me a decent list of the material you have read that is critical of
Christianity and explained convincingly what you thought wrong with it.
I would be very impressed indeed if you used to be a member of a
freethought organisation, wrote material critical of Christianity and
later became a Christian. Are you impressed with the fact that so
many ministers, missionaries and apologists leave Christianity?

<< Steve, I do sometimes find it hard to reconncile what I see going on in
this world, the evil, the unfair circumstances in life, the injustices,
the suffering which befalls both "saints" and "sinners" alike, etc. >>

I have not consciously argued for atheism on my site but I am critical of
Christianity which I think can be demonstrated to be false as is discussed
by so many ex-professional churchmen whose deconversion stories can
be found via my site. I am not arguing it myself particularly anyway, as
it is already well covered on the Internet. Rather I am mostly just
presenting case histories with a little of what I personally found.

I have mostly geared my site to be a resource for those in a similar
situation to me rather than primarily presenting the information of what
is wrong with Christianity (although that information is available in some
of the links). As such maybe the emotional part of my story has made
more of an impact on you than the intellectual part?
I only outline what I read and you will need to follow the links/books to
get a flavour of it. So I think your remarks, although obviously well
intended, might be misplaced, but I hope I'll make it clear what I mean in
a while. Sure enough the "problem of evil" has been a perennial problem
(and still is) within Christianity, and although a question I pondered it
was not the main reason I left Christianity. Basically I left because in
the course of my reading and thinking it became overwhelmingly apparent
that Christianity is a man made cultural thing and not of God. I have
provided enough notes and links in my website to follow up on the kind of
material that convinced me of this. My comments about hell etc. where
"the last straw" and I am sure I would have deconverted even without
thinking about the problem of evil and the doctrine of hell. It is more
something I have thought about after leaving than what was usually on my
mind when I was a Christian. When I was a Christian I was very liberal and
didn't actually (consciously) believe in the existence of hell as it
didn't make sense within my picture of a loving God. In fact it disturbed
me very much to find that some people at my church did believe in hell
"how could they!" I thought. However the fact that God seemed to allow
the doctrine to be so popular within the church did bother me very much,
as did the fact that if Jesus & St. Paul etc. really didn't believe in
literal hell then the fact that they didn't make it abundantly transparent
that they meant something else is just utterly culpable irresponsibility
to me, so abhorrent is the merest sniff of that doctrine and so dreadful
the consequences of Christians believing it down the ages.

<< However, I do find comfort in reading God's word and it gives me
assurance in two ways: (1)No matter what happens to me in this world,
God will ultimately ensure that those who do trust in him will be
vindicated in their faith >>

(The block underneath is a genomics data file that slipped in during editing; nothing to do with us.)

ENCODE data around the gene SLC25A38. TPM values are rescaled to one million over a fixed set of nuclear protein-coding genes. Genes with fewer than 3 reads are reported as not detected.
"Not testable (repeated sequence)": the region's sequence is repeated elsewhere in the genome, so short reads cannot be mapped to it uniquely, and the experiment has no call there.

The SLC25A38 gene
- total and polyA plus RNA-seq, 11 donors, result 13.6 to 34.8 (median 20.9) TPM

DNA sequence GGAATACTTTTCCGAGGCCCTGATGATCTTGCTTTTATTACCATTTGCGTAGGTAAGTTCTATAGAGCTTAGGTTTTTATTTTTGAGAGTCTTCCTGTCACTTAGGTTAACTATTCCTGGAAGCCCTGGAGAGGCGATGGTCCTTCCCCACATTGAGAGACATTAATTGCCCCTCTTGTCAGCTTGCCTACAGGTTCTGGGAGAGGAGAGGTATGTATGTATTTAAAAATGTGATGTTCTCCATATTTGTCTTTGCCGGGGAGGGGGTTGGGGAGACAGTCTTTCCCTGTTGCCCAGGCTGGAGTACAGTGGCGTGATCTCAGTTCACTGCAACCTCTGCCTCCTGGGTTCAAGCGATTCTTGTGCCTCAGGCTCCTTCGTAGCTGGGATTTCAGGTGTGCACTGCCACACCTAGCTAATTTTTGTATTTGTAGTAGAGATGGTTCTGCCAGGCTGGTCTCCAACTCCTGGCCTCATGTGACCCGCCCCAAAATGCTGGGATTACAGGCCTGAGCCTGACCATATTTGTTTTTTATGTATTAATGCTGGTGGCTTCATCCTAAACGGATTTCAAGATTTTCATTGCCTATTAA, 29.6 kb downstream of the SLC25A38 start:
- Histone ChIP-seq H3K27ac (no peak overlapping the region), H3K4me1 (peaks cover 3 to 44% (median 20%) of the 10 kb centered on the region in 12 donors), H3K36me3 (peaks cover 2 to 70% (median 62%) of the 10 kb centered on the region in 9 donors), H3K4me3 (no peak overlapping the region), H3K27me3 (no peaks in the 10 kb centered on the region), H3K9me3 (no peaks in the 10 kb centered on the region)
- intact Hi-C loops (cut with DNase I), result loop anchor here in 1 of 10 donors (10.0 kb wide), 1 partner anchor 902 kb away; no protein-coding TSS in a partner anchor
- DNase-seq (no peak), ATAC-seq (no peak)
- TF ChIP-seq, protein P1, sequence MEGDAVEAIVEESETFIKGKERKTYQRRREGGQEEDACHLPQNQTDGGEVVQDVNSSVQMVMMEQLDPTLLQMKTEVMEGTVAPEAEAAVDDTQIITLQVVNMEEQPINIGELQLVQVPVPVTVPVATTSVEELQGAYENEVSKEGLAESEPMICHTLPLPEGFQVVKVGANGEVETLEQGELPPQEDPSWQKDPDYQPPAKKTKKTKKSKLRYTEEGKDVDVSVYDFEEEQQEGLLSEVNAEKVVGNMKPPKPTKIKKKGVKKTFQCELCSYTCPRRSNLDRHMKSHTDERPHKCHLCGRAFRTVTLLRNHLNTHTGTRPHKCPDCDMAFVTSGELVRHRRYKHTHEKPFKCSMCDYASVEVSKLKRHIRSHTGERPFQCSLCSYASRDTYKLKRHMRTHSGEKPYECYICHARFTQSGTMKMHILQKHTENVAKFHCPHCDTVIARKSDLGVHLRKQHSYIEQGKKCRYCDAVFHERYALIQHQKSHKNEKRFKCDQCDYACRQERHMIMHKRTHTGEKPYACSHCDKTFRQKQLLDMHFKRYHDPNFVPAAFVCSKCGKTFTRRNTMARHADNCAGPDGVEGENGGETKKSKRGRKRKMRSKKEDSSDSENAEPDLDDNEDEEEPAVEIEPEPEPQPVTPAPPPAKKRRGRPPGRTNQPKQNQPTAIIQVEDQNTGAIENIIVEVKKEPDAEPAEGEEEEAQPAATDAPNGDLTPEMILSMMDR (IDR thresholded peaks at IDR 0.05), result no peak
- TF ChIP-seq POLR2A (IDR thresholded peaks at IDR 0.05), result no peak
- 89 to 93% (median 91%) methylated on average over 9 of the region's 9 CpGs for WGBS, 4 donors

I have a big problem with this in that it strikes me as a very unhealthy
relationship with ones god. If you read further in my site you will see I
have included comments about the similarity of this with an abused wife's
love for her husband and the Stockholm syndrome starting at
http://www.users.globalnet.co.uk/~slocks/seek.html#example

In fact you should probably read the whole of
http://www.users.globalnet.co.uk/~slocks/seek.html as there are other
relevant comments on this "trust God no matter what" subject.

As for comfort in reading God's word, how do you feel about this
http://www.users.globalnet.co.uk/~slocks/babble.html
Another excellent resource is here
http://www.eclipse.co.uk/thoughts/absolutemorals.htm#aview

<< and (2)Mortal man does not have all the answers to life and
should not be expected to. If man had all the answers to life, there would
be no need for faith and consequently little need to believe in God. >>

I am quite happy with mystery, it is a chance for adventure and discovery.
As a Christian and as an ex-Christian I have never been of the opinion
that I would ever know everything. I take it that you see problems with
Islam? If you had all the answers to these problems then there would be no
need for faith in the prophet Mohammed and consequently little need to
believe in Allah (and so on for every other religion and belief).

<< Your point about the eternal damnation of sinners in hellfire is a
point very well taken. I absolutely concur with you in this respect- If
God were to condemn the "unjust" for all eternity in hellfire, he would
make the SS guards at Auschwitz, Treblinka, Buchenwald and the
Slobodan Miloslevics of this world seem like Mother Theresa in
comparison. >>

You might be interested in these articles about "saintly" Mother Teresa
http://www.abarnett.demon.co.uk/atheism/links.html#TERESA
Indeed, I agree - if God let anyone (even Hitler) go to hell than I would
think him a true devil. Torture is not justified for anything, let alone
never-ending torture.

<< Thankfully, God IS NOT like this and I will tell you why. This is also
where traditional christianity, both catholic and protestant, have gone
on the wrong tangent. In the early new testament christian church, there
was no such teaching of eternal hellfire. >>